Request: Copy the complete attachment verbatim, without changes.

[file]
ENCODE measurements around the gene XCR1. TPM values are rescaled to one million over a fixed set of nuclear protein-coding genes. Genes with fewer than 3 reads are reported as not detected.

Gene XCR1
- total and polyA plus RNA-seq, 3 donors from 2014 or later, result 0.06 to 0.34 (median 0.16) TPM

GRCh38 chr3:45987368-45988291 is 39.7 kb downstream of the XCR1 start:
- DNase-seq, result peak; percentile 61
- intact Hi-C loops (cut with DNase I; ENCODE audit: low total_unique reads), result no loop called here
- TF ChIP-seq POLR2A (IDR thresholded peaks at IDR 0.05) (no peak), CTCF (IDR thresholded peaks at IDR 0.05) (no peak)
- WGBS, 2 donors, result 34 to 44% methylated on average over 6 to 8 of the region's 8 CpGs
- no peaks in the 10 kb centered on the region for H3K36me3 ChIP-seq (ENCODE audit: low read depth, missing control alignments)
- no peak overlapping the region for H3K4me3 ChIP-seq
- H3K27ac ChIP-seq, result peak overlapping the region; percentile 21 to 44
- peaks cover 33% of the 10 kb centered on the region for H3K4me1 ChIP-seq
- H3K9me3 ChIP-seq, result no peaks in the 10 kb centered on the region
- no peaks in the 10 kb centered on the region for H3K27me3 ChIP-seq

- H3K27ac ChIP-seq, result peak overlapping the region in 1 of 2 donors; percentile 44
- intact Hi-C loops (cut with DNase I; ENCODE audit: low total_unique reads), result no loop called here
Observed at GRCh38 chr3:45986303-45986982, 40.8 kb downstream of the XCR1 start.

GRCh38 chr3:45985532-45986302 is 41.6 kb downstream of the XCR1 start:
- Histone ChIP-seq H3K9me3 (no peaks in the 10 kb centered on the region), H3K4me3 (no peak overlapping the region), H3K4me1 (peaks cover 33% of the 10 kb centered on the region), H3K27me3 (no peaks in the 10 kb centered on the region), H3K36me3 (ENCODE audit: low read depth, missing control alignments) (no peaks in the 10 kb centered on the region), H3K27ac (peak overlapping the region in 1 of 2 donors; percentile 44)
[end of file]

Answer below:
ENCODE measurements around the gene XCR1. TPM values are rescaled to one million over a fixed set of nuclear protein-coding genes. Genes with fewer than 3 reads are reported as not detected.

Gene XCR1
- total and polyA plus RNA-seq, 3 donors from 2014 or later, result 0.06 to 0.34 (median 0.16) TPM

GRCh38 chr3:45987368-45988291 is 39.7 kb downstream of the XCR1 start:
- DNase-seq, result peak; percentile 61
- intact Hi-C loops (cut with DNase I; ENCODE audit: low total_unique reads), result no loop called here
- TF ChIP-seq POLR2A (IDR thresholded peaks at IDR 0.05) (no peak), CTCF (IDR thresholded peaks at IDR 0.05) (no peak)
- WGBS, 2 donors, result 34 to 44% methylated on average over 6 to 8 of the region's 8 CpGs
- no peaks in the 10 kb centered on the region for H3K36me3 ChIP-seq (ENCODE audit: low read depth, missing control alignments)
- no peak overlapping the region for H3K4me3 ChIP-seq
- H3K27ac ChIP-seq, result peak overlapping the region; percentile 21 to 44
- peaks cover 33% of the 10 kb centered on the region for H3K4me1 ChIP-seq
- H3K9me3 ChIP-seq, result no peaks in the 10 kb centered on the region
- no peaks in the 10 kb centered on the region for H3K27me3 ChIP-seq

- H3K27ac ChIP-seq, result peak overlapping the region in 1 of 2 donors; percentile 44
- intact Hi-C loops (cut with DNase I; ENCODE audit: low total_unique reads), result no loop called here
Observed at GRCh38 chr3:45986303-45986982, 40.8 kb downstream of the XCR1 start.

GRCh38 chr3:45985532-45986302 is 41.6 kb downstream of the XCR1 start:
- Histone ChIP-seq H3K9me3 (no peaks in the 10 kb centered on the region), H3K4me3 (no peak overlapping the region), H3K4me1 (peaks cover 33% of the 10 kb centered on the region), H3K27me3 (no peaks in the 10 kb centered on the region), H3K36me3 (ENCODE audit: low read depth, missing control alignments) (no peaks in the 10 kb centered on the region), H3K27ac (peak overlapping the region in 1 of 2 donors; percentile 44)